As cooler weather arrived this week and more kids pour into the museum, I was reminded I'm doomed to fight a losing battle this season. I work in a public place, and a lot of my audience members are kids. Or, as I like to think of them, repositories of vicious rhinoviruses that are just waiting to take on my immune system as their next challenge. This weekend I had a particularly cute group of four and five-year-olds and their parents for my Art Odyssey family tour. The lesson I was doing with them was mainly based in storytelling about heroes and monsters, so I asked everyone to sit around on the floor in front of the object we were talking about. One of the littlest ones seemed to think I was the greatest thing since sliced bread and curled up in my lap to settle in. Most teachers would have taken this as a positive sign that at least some of her audience was engaged. Instead, my first thought was that I should double my dose of Airborne for the day. These little half-pint museum goers are my cutest and most entertaining audience, but there is danger lurking behind those toothless grins. I fortify my defenses with hand sanitizer, incredibly high doses of vitamin C, and super immunity boosting multi-vitamins, but who knows for sure how much it helps my chances of dodging a bullet? The long winter siege has begun.

Time to plop an Airborne.

Sunday, October 12

A Goddess on Her Knees

As some of you faithful readers know, I sometimes post here a Villa "Spotlight" object. (For those of you anticipating a "boring" post full of useless facts mined from the depths of my grey matter and various academic publications, I encourage you to stick it out. There is a punchline.) Each month part of our programming at the museum includes featuring one object from the collection as the month's spotlight. We take people into the galleries once a day and discuss just one object in-depth. This month our spotlight object is the "Cult Statue of a Goddess, perhaps Aphrodite." The "perhaps" in the title on her gallery label suggests we aren't sure of the answer to a fundamental question: Who is this colossal goddess? Without the benefit of the identifying attributes she surely once held in her hands, her identity is uncertain. She could be Demeter, Hera, Aphrodite or Persephone, a fertility goddess. The way that the transparent fabric of her chiton and himation clings to her full and sensuous figure, leaving little to the imagination, strongly suggests Aphrodite to some, but the current scholarly consensus is that Persephone is the more likely candidate.

This is a larger than life sized statue (7.5 feet tall) and is the largest statue in the Villa's collection. Her head looks small compared to the rest of her body, but originally she once wore a veil (see the image of the drawing below), which would have negated that effect. The sculpture was carved from limestone, which shows traces of red, blue, and pink paint. So, when she was first created, she would have been brightly painted, looking very different than she does today. Her head, arms, and feet are made from marble. Combining two types of stone in statuary was not unusual in Sicily, where this statue was probably created. Limestone was a local, easily obtainable stone in Sicily, but quality marble was not. Therefore the Sicilians used limestone for the majority of the statue, and only used marble for her head and extremities. (Importing enough marble to create an entire statue from would have been prohibitively expensive.) Statues created using two types of stone like this are called acrolithic sculptures, and were rarely found in Greece--there was no need for them to use two types of stone because they had plenty of quality marble.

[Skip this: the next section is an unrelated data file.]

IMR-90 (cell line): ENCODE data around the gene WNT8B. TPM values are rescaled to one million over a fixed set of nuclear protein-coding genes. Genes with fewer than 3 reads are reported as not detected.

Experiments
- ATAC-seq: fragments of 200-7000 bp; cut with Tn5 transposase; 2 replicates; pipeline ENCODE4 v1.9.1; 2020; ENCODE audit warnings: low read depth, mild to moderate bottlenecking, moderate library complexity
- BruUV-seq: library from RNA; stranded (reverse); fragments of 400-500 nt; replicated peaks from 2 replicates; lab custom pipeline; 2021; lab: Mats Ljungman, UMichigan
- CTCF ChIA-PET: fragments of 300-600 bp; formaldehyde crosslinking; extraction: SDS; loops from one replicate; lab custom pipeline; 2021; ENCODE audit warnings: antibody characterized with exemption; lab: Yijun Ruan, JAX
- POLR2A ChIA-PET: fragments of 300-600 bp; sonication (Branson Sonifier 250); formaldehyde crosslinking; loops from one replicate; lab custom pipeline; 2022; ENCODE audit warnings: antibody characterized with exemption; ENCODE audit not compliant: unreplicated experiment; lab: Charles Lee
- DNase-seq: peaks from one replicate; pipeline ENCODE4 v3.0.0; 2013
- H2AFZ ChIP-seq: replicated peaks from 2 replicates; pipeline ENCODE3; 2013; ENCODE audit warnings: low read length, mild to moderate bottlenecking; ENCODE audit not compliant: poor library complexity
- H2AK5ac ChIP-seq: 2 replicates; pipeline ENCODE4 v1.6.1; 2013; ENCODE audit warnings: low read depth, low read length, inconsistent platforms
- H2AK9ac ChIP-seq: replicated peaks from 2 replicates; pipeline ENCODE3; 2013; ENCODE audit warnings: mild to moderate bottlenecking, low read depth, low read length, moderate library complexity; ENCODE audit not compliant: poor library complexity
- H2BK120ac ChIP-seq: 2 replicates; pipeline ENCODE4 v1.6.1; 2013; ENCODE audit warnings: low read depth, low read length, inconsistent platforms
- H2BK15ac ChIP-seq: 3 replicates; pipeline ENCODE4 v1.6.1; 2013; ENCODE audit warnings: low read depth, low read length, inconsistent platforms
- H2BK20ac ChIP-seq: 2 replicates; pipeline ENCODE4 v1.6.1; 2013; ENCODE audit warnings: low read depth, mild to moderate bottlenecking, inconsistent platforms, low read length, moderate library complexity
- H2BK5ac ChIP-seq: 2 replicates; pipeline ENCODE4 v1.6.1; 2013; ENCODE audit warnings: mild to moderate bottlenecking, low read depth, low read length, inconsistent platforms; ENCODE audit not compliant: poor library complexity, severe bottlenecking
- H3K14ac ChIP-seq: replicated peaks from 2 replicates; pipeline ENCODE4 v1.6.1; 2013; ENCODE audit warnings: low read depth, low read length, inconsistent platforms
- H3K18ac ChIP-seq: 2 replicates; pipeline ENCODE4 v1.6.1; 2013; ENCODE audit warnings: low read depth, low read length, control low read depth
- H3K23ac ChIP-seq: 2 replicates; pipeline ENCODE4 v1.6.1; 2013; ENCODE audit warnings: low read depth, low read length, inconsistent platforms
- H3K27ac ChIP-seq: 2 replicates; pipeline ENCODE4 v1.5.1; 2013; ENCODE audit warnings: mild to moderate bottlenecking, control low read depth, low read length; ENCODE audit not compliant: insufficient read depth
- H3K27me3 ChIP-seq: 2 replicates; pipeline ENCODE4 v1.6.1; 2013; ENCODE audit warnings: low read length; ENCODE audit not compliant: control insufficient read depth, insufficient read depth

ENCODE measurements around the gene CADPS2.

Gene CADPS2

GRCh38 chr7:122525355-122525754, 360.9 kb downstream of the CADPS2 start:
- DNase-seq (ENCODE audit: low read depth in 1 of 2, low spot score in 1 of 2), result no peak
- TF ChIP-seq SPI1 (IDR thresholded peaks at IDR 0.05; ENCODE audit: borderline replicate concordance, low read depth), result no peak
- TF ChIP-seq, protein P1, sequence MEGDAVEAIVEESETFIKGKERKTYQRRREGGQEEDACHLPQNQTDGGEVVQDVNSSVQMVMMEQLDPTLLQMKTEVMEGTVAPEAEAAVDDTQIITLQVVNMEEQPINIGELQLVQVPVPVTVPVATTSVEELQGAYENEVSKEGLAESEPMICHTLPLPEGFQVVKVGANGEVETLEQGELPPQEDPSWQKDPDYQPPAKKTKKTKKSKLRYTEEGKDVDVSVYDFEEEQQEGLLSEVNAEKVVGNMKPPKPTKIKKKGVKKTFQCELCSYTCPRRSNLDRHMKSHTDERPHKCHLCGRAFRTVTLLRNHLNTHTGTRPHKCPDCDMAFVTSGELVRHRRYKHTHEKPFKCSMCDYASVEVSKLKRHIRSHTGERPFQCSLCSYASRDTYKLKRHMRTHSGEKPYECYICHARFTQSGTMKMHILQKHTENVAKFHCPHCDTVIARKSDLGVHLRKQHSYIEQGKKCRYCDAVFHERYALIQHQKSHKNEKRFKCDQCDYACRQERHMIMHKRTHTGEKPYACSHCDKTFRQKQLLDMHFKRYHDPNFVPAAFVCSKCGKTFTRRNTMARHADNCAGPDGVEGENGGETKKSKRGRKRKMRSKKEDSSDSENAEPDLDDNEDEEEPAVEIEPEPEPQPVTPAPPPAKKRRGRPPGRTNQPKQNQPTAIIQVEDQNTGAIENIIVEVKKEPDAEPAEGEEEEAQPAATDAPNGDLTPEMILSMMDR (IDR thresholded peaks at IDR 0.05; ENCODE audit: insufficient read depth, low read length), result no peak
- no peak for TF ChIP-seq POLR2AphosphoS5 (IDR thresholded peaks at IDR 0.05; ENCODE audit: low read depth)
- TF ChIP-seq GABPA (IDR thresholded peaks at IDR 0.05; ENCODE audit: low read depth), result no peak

The sculptural style of the clinging clothes allow curators to date the statue to the late 400's BCE, which was when that style was popular in Athens. It's sometimes called the "wet drapery" style, although it's possible the effect is meant to suggest the goddess's clothes blowing in the wind. Personally, I like the "wet drapery" idea--perhaps this statue is supposed to be Aphrodite rising from the foam of the sea, as Greek tradition describes her birth. Some people ask why she even has clothes on, since as the goddess of love and sexuality we're used to seeing nude images of her. Interestingly, the nude female didn't appear in Classical art until the Hellenistic period (ca. 323 BCE - 146 BCE), a time well after this statue was created, so our goddess is fully clothed.